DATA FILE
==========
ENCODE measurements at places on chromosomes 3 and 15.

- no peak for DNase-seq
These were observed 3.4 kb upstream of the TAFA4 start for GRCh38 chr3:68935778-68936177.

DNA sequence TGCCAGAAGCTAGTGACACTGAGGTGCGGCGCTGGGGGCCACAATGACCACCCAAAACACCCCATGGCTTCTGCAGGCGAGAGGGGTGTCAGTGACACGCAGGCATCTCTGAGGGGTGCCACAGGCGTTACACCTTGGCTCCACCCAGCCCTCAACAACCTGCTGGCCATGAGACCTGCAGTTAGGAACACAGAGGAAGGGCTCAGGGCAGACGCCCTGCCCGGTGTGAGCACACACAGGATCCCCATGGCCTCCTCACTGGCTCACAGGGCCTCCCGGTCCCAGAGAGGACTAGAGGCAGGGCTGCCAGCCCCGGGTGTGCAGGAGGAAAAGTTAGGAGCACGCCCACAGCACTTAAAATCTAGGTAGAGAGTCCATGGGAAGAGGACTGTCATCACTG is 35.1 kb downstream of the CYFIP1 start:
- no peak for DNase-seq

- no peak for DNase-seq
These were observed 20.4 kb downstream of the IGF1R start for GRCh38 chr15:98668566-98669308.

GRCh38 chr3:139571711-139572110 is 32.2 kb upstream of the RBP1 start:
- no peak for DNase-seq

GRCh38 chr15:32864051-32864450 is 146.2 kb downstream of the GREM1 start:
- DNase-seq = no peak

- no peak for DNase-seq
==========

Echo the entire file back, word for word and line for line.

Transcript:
ENCODE measurements at places on chromosomes 3 and 15.

- no peak for DNase-seq
These were observed 3.4 kb upstream of the TAFA4 start for GRCh38 chr3:68935778-68936177.

DNA sequence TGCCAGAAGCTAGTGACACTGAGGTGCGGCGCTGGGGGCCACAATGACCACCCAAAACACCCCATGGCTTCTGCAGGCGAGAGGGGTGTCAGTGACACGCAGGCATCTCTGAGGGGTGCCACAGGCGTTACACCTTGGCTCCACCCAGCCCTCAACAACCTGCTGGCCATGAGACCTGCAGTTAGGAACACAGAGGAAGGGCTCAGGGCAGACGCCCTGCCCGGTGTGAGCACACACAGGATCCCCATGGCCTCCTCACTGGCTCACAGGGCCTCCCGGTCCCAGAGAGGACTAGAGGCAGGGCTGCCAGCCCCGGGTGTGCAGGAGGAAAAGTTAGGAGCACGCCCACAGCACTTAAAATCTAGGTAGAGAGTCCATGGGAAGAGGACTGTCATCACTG is 35.1 kb downstream of the CYFIP1 start:
- no peak for DNase-seq

- no peak for DNase-seq
These were observed 20.4 kb downstream of the IGF1R start for GRCh38 chr15:98668566-98669308.

GRCh38 chr3:139571711-139572110 is 32.2 kb upstream of the RBP1 start:
- no peak for DNase-seq

GRCh38 chr15:32864051-32864450 is 146.2 kb downstream of the GREM1 start:
- DNase-seq = no peak

- no peak for DNase-seq